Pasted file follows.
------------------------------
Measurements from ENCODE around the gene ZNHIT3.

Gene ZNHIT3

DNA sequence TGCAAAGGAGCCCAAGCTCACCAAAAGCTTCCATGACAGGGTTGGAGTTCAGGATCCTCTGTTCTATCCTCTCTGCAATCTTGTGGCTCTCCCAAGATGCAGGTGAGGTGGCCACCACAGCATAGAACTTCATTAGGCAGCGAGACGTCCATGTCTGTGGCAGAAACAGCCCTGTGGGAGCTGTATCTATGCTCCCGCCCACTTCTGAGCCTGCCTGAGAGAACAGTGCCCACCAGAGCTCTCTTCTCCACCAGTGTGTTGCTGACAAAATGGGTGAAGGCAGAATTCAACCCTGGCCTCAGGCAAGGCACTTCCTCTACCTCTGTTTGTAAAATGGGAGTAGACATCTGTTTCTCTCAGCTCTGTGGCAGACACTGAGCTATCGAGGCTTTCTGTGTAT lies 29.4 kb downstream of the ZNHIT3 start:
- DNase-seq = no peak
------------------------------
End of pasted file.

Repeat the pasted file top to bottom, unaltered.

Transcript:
Measurements from ENCODE around the gene ZNHIT3.

Gene ZNHIT3

DNA sequence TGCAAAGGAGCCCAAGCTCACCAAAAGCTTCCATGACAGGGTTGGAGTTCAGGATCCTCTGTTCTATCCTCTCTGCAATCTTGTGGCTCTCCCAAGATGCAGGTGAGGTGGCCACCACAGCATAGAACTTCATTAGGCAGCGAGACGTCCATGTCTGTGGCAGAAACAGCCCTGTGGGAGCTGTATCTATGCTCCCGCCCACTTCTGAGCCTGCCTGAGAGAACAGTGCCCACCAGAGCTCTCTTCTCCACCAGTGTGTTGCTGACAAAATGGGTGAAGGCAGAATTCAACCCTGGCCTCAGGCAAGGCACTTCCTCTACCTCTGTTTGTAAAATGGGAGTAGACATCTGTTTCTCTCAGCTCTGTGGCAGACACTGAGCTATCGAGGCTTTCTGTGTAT lies 29.4 kb downstream of the ZNHIT3 start:
- DNase-seq = no peak